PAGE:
The instant the debut solo album from Mike Paradine puts the first of the muscular slices of rock n roll that impressively make up its generous and undemanding glory through the ear, there is nothing but eager enthusiasm, respect and downright joy going back in return. Death In The Family is simply rock n roll at its very best and brought with an enterprise and honesty that makes the pleasure it gives deeper and long lasting each and every time. Eagerly wanting to know more about the man and his release we asked Mike if he would tell us more. As generous with his time and words as with his music Mike Paradine tells us about the man, his life, and the music that has made his album one of the highlights of the year so far at The Ringmaster Review.
Hello and welcome to The RingMaster Review. Many thanks for taking time to talk with us.
Thank you for the opportunity.
Well there’s not much…hahah! I just try and go through life with blinders on, not to take things too seriously. Basically I try and find the humour or inject humour into anything I do or see. The reason is that sometimes there are things in life where situations have to be taken seriously, so all of the other times I try to have a good laugh at life and just lighten things up. I take pride in everything I do but not to the point where it consumes my life. There are just too many things in this world to do and experience.
You were introduced to music at an early age in the shape of the Beatles, and I noticed you give Ray Davies as a major influence for you too. As a child growing up in Bayonne, New Jersey these are slightly unexpected flavours from the UK, what was it about them that really took hold with you?
My father’s brother, my Uncle Billy , gave me the Kinks 45 record “Father Christmas” as Christmas present one year and loved the humour in it. It opened my eye that songs could be written well and be funny at the same time. The following year he gave me the “Muswell Hillbillies” album and just saw how well Ray could tell a human story. From then on in, I started looking at songs a different way, where lyrics actually could mean something. I mean, when I was a little kid, maybe 8 or 9 years old, music was something that was heard and felt, not explored. That is, until then.
Music was a constant in your household and life growing up?
Sure thing. My parents did not play any instruments but music was always played in the house. They had a great 45 collection, packed in record cases. Unfortunately as a 2 year old, I broke a lot of them, hahah. At age 3, my parents gave me a “close and play” record player and gave me some records to play on it. The Beatles became a favourite of mine. Of course I couldn’t read but I could figure out the Beatles records because at the time they were all on the Capital Records label. The label itself had an orange and yellow swirl and I figured that out. Problem was the Beach Boys were also on that label. So sometime I got the Beatles, sometimes the Beach Boys which I immediately took off the player. My father showed me that the Beach Boys had 2 b’s in their name and the Beatles only one. Things got better after that.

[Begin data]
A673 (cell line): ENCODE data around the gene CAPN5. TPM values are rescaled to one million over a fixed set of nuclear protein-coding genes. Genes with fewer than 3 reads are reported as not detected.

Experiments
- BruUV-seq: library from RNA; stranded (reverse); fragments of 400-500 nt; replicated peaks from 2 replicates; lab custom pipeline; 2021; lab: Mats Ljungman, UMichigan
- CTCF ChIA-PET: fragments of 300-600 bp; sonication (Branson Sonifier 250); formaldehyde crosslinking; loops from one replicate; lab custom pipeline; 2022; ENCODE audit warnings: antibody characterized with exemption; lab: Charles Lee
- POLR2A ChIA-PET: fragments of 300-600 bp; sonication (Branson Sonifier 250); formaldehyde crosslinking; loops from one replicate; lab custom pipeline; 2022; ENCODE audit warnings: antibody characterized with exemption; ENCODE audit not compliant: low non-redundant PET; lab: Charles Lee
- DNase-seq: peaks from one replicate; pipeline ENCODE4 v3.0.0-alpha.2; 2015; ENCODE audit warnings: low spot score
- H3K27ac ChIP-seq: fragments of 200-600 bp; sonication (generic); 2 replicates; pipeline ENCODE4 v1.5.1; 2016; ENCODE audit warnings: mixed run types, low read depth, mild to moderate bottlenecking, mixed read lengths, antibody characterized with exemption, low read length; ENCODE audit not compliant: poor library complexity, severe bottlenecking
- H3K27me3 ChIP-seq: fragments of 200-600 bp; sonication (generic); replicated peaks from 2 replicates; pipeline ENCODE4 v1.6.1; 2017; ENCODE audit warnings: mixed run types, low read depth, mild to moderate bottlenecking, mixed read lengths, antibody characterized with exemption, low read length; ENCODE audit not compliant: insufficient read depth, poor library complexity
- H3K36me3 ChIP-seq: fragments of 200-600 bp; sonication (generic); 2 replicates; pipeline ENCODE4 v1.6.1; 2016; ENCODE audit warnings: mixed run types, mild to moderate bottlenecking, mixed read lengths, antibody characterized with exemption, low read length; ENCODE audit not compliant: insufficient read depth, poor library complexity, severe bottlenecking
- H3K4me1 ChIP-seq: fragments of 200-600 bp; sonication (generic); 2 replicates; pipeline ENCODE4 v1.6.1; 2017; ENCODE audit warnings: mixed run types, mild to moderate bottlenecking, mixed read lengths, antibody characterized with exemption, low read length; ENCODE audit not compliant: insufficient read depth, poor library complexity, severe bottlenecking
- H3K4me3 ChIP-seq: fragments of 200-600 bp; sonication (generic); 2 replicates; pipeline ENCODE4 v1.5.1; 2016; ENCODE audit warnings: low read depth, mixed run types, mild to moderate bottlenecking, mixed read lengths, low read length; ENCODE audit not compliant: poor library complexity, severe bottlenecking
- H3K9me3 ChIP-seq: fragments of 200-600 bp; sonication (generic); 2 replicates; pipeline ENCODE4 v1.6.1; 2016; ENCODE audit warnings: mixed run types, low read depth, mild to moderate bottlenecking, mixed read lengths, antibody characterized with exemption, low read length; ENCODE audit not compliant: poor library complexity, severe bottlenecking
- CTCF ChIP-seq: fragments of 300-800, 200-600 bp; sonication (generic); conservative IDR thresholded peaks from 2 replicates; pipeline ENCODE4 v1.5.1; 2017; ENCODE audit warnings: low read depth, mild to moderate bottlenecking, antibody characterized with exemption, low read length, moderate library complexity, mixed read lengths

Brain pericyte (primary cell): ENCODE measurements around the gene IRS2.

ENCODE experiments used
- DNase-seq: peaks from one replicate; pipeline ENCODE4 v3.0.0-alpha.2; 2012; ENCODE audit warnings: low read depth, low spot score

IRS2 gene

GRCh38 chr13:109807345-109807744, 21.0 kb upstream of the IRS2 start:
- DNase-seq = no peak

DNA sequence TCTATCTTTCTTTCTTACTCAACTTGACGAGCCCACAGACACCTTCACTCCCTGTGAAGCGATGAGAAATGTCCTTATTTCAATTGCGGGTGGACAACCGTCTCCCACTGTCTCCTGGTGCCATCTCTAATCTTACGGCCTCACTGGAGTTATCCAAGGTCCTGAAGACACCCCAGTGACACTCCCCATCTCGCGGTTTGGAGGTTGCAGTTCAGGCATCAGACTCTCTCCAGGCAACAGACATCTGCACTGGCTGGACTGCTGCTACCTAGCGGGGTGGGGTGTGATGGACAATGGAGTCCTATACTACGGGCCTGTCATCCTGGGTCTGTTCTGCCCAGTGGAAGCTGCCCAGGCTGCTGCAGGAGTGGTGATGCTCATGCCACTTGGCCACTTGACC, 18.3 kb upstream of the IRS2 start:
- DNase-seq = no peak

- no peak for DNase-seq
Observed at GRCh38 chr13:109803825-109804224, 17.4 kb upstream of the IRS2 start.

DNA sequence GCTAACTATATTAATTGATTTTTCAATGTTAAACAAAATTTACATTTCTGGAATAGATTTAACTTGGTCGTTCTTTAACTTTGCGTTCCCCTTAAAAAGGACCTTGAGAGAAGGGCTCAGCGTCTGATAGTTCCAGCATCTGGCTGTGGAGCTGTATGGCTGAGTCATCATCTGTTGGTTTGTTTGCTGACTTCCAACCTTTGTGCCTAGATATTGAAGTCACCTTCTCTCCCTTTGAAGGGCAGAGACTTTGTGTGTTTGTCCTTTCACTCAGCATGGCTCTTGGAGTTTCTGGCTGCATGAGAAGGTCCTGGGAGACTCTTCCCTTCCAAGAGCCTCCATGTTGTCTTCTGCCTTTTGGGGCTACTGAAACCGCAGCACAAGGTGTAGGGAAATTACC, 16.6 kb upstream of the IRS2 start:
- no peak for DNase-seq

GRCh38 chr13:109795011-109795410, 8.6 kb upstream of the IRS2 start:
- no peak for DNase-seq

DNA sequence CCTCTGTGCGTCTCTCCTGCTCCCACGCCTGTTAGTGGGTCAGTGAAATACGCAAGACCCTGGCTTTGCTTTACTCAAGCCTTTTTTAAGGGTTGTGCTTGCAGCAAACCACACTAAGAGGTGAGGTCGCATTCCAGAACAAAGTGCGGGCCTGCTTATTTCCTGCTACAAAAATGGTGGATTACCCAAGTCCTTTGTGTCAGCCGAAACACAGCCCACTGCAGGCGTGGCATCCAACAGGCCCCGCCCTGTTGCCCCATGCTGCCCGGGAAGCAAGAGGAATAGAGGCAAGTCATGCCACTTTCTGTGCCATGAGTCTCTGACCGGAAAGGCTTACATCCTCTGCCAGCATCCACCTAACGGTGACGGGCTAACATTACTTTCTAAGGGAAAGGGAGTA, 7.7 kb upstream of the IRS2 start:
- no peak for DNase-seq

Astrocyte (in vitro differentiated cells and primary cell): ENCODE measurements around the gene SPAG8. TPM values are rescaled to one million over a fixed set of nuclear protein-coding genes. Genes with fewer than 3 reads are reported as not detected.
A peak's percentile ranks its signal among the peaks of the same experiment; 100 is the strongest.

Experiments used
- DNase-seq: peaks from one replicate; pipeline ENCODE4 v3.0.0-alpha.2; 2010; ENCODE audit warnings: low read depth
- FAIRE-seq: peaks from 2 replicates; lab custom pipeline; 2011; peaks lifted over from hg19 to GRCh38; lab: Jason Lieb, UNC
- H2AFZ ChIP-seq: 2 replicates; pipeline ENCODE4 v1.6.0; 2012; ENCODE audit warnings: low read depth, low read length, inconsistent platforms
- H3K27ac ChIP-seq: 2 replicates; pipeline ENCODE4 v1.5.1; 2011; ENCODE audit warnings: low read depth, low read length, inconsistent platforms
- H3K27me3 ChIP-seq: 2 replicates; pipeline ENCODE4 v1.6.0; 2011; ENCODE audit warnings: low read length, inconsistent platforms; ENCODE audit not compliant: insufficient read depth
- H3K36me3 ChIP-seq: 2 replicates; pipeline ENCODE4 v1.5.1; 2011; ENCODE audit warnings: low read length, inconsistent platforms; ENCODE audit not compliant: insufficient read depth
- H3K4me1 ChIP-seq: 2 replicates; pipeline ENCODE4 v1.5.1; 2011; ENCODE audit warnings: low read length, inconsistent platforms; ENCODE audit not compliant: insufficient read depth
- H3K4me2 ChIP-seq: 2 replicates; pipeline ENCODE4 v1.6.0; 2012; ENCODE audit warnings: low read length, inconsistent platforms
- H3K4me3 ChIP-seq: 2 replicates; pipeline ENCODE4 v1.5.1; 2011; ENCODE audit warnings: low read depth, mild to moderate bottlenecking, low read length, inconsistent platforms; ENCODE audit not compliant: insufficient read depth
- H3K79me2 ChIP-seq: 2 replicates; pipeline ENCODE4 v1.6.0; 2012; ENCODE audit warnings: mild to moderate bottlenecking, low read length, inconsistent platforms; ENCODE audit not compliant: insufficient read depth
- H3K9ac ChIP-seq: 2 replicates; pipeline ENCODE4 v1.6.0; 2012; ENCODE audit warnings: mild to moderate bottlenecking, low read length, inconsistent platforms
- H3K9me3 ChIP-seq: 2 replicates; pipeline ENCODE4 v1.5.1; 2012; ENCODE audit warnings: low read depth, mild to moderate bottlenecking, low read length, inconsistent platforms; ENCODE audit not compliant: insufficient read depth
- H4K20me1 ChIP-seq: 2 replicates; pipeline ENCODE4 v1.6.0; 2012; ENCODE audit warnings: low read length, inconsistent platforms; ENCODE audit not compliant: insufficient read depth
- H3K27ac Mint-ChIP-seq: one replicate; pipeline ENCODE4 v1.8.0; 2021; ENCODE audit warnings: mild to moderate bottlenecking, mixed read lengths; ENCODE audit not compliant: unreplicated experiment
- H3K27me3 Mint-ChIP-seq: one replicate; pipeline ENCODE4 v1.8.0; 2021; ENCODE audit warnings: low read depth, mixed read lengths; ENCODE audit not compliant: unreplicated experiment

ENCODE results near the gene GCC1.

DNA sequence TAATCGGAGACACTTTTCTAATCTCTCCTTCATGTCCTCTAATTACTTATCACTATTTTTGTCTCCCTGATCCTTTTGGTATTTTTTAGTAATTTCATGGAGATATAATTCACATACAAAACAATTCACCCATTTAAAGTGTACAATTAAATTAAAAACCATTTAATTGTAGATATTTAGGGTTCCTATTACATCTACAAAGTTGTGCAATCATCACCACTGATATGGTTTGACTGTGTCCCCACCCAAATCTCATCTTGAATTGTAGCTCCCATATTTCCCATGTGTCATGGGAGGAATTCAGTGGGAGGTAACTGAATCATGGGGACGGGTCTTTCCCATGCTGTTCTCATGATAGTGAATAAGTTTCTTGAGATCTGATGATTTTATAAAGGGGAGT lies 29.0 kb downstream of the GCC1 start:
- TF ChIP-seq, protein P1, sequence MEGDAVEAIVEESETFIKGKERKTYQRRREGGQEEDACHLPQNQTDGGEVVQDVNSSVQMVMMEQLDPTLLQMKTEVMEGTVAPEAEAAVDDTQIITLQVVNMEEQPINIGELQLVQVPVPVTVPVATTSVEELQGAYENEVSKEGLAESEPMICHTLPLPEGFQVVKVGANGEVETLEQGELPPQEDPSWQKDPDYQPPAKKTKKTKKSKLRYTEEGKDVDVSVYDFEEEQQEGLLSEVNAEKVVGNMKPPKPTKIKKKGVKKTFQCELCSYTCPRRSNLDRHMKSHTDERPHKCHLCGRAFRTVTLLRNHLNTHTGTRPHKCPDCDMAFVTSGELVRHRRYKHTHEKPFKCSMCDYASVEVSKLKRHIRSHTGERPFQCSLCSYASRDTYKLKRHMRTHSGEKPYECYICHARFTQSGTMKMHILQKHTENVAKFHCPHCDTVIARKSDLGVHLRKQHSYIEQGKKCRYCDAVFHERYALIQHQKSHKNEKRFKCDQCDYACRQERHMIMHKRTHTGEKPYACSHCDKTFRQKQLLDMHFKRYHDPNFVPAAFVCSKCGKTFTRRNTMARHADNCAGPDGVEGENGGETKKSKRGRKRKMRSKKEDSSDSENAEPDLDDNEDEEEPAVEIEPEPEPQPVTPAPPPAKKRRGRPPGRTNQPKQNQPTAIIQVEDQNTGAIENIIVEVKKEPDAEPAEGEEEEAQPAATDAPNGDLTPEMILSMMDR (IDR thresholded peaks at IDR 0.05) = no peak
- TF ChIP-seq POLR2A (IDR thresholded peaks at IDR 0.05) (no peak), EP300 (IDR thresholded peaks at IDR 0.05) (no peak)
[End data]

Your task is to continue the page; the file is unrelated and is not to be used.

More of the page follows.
When did you begin to venture into making music itself?
I always wanted to be in a band, even as a little kid. I had pictured myself playing in the Beatles. But I actually started fooling around with the drums around 6th or 7th grade. I bought a starter kit from Sears and started playing to some of the records that I had. My best friend at the time, Mike, had a guitar and he would come over and we would do the riff from “Smoke on the Water” over and over again. We named the group “Moonwind” but nothing ever became of it. It wasn’t till a few years later that I actually got a real band together.
At the time they were separate interests. Another uncle, this time my mother’s brother, Ronnie, was the one who got me into this. He was also partly responsible for me getting in the Beatles. He would come over once or twice a week and he would draw all these comic book and movie monsters for me. This is the time were I was schooled in not only the pop culture at the time but how to draw and illustrate. As time went on, music was pushed into the background and I took a real interest in drawing. By the time I was in Kindergarten, my skill at drawing was that at a fifth grade level. This was when my imagination grew and it was a great time for myself. You could just submerge yourself into different realities and you controlled the outcome.
You were a child discovering the wonders of music and comics as mentioned and also baseball but then was hit with the nightmare of cancer and the loss of your left leg below the knee. It is said that children are the most adaptable and resilient to this kind of life changing thing and are able to look beyond for positives and new directions. Was it that ‘easy’ for you?